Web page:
Your Roof Design

Design - The Chinese Roof

In Japan I had many opportunities to witness the Chinese style of roof design. Its use was common in old-style houses, but it was especially common on Buddhist Temples. It is a roof they borrowed from China and it is still used in both places today. I do not consider it the ideal roof, but I do consider it a classic example of roof design as an element of style. In most buildings where it is used it is the dominant architectural element, dwarfing everything else.

It is large. It projects out well beyond the footprint of the building. Sometime the temple buildings give the impression of a very short man wearing a very tall, wide-brimmed hat. It is also curved. The roof does not form a plane, rather it is concave. The tiles are steep near the ridge, but flatten out as the near edge. In some cases they even start climbing up at the corners. The roof is nearly always covered in dark half-pipe tiles, usually blue, and these are usually are capped off on the ends with round seals bearing the insignia of the local ruling lord. Structurally, to make this curved surface requires a lot of support. Between the support structures, the tiles, and the immensity of the roof, these roofs are very heavy and very expensive.

These roofs are often beautiful, but overdone and sometimes unbalanced. They overwhelm the building below them. They reverse the natural order. You do not see a building with a roof protecting it, you see a roof with a building supporting it. As an object lesson in roof design they have this going for them. When you see a Chinese roof you have seen the ultimate in roofiness. It gets no roofier than this.

Japenese Roof from Above

The Roof Back Home

Closer to home roofs are less dominating, but by virtue of the fact that they cover our houses they are still going to be a significant architectural design element. Even flat roofs are significant, if only be their absence.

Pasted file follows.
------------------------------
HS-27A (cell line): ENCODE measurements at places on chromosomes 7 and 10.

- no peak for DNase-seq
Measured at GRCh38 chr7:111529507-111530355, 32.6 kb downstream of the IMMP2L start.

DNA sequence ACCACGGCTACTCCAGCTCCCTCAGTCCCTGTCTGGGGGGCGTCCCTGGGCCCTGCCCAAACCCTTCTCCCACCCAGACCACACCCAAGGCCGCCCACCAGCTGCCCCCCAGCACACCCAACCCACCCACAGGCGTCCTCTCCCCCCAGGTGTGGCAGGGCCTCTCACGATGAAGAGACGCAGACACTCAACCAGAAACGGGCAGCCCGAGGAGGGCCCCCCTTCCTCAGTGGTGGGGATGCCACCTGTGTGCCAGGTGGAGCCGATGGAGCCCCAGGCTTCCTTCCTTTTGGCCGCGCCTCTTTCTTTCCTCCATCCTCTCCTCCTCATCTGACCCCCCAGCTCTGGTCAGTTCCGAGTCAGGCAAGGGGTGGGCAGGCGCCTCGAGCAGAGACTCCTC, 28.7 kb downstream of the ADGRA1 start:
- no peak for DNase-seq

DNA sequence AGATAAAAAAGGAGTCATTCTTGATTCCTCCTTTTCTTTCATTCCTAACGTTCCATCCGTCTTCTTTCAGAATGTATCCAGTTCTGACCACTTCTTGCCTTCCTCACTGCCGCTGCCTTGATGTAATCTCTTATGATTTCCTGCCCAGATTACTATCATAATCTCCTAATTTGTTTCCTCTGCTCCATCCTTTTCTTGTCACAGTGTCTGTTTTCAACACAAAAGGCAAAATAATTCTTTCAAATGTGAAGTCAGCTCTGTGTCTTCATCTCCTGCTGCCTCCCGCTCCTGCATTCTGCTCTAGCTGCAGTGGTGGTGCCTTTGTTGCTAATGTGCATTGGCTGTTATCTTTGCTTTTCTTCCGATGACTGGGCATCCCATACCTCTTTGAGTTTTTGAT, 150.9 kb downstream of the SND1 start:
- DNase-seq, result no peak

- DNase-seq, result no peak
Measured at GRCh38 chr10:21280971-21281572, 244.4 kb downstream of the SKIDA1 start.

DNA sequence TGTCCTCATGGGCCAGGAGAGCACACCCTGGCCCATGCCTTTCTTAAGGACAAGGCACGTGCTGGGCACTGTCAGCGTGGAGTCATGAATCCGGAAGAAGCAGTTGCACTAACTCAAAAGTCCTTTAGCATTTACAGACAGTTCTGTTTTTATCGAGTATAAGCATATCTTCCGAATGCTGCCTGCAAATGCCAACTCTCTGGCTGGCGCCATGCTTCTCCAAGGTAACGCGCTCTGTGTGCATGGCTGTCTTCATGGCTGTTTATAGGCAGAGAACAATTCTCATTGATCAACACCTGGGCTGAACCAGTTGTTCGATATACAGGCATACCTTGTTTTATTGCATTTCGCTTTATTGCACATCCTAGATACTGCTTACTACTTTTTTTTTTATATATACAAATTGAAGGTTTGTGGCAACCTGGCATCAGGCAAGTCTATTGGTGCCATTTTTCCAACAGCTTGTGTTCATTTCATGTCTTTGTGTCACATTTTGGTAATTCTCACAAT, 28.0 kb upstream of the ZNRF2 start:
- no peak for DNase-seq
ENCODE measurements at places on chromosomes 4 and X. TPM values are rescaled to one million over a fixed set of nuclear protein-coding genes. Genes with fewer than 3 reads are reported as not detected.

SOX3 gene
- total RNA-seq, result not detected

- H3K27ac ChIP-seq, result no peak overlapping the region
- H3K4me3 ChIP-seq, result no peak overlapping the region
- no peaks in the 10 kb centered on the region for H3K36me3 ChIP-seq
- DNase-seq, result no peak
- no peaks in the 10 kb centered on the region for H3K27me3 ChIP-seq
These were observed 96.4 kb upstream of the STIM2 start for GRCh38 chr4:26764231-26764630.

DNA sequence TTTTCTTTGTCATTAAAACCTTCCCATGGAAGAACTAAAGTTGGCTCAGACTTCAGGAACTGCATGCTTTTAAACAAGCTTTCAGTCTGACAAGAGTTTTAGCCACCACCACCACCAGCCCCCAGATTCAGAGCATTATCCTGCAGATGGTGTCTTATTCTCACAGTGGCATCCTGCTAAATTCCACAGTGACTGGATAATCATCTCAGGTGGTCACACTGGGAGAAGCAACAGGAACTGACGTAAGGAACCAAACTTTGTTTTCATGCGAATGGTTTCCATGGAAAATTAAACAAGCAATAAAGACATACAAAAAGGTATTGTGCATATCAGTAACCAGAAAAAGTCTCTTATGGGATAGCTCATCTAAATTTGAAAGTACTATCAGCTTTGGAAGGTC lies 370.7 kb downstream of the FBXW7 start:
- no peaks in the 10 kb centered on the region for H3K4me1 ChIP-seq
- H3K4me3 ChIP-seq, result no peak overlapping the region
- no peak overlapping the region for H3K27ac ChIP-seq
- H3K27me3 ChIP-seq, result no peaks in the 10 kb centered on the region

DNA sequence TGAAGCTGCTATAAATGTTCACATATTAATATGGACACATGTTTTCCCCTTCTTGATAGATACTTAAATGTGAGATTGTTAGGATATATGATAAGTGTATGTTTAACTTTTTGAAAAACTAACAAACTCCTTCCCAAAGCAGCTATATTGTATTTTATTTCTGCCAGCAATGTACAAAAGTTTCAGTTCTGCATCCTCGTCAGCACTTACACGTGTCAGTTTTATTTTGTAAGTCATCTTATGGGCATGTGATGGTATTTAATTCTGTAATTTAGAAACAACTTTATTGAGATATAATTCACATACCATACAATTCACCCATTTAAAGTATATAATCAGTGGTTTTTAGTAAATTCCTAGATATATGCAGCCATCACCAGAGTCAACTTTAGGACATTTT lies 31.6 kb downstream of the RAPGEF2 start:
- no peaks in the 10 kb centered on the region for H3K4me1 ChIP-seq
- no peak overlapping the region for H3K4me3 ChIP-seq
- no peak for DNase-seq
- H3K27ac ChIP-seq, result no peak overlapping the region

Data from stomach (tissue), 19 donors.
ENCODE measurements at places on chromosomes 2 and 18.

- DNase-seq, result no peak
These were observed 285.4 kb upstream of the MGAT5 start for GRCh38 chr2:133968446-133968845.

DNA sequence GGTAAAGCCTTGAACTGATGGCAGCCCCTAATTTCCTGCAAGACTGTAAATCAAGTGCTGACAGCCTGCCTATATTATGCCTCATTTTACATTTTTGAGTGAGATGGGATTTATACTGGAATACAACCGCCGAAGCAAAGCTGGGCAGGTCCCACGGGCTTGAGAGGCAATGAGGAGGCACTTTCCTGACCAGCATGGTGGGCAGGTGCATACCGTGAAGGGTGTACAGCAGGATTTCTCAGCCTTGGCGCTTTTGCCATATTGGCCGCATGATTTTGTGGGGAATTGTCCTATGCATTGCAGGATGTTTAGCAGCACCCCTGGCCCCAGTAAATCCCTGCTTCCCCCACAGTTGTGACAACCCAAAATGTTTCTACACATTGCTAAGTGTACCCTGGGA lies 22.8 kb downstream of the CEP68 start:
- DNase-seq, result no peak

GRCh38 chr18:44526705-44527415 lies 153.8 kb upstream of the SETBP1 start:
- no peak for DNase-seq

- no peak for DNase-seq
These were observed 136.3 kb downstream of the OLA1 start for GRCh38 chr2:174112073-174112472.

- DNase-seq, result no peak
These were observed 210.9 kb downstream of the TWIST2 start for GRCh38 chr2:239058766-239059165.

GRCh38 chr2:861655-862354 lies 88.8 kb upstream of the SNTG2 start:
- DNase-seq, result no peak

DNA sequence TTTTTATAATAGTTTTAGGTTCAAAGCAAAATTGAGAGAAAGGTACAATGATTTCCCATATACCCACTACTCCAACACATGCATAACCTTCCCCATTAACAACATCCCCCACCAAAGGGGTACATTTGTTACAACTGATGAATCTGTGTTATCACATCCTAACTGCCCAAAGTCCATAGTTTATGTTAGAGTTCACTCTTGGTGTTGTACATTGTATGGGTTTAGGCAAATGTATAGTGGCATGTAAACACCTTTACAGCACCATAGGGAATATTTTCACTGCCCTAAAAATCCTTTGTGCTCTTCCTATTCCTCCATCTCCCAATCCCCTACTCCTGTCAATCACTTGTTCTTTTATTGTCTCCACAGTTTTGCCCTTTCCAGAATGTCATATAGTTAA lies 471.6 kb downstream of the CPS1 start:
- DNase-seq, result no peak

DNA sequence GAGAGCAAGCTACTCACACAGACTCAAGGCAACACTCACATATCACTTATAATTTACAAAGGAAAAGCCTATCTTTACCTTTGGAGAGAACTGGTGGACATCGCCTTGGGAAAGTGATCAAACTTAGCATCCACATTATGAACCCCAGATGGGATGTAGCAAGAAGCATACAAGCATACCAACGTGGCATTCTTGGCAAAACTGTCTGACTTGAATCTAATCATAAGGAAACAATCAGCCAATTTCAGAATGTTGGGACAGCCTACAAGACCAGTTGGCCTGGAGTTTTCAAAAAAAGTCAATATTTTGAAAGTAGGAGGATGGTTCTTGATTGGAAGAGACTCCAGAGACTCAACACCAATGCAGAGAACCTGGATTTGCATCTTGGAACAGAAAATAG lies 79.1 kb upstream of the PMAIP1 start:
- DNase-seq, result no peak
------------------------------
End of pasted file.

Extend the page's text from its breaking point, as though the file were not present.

One of the ways we can describe a roof is by its shape. If it is two rectangles meeting at a ridge this is a gabled roof. If instead of two rectangles you have two parallelograms forming a ridge and two triangle shaped portions of roof joining the two parallelograms you have a hipped roof. This explanation is getting complicated so I will just refer you to the roofs page in my architectural dictionary.

Since you might have several sections of a house joining together you might have variations and combinations of the above. For instance my roof is a pyramid hip roof with the top cut off and a flat roof in its place, and to the side I have a hipped roof butting into the second story. I could consider the main roof a mansard roof but usually I think of a mansard roof acting as walls for the house for part or all of the top story.


This article continues on another page. Press Here to continue.

Roof Design - Return to Top

To Elements of a Roof - Continuation of This Page

To Roof Repair - The Story of My Roof Repair

Return to House Structure

Go to Roof Shapes under Terms section

To Roof Valleys


Like Me! Tweet Me! Comment! Tell your Story!

New! Comments

Have your say about what you just read! Leave me a comment in the box below.
Enjoy this page? Please pay it forward. Here's how...

Would you prefer to share this page with others by linking to it?

  1. Click on the HTML link code below.
  2. Copy and paste it, adding a note of your own, into your blog, a Web page, forums, a blog comment, your Facebook account, or anywhere that someone would find this page valuable.

Chrysler Building

See my Architectural Design Principles Sections

Greek Revival House in Hillsdale, MI

See my Greek Revival Sections

Moulton Carriage Door

Solve your Garage Door problem here

Gunston Hall - Georgian Style House

Investigate the Georgian Style here

Queen Anne house Bellefontaine

See the old Victorians here

mortise and tenon graphic

Confused? Try my Architectural Dictionary

cob house photo

Tired or Suburbia? Check out your alternatives here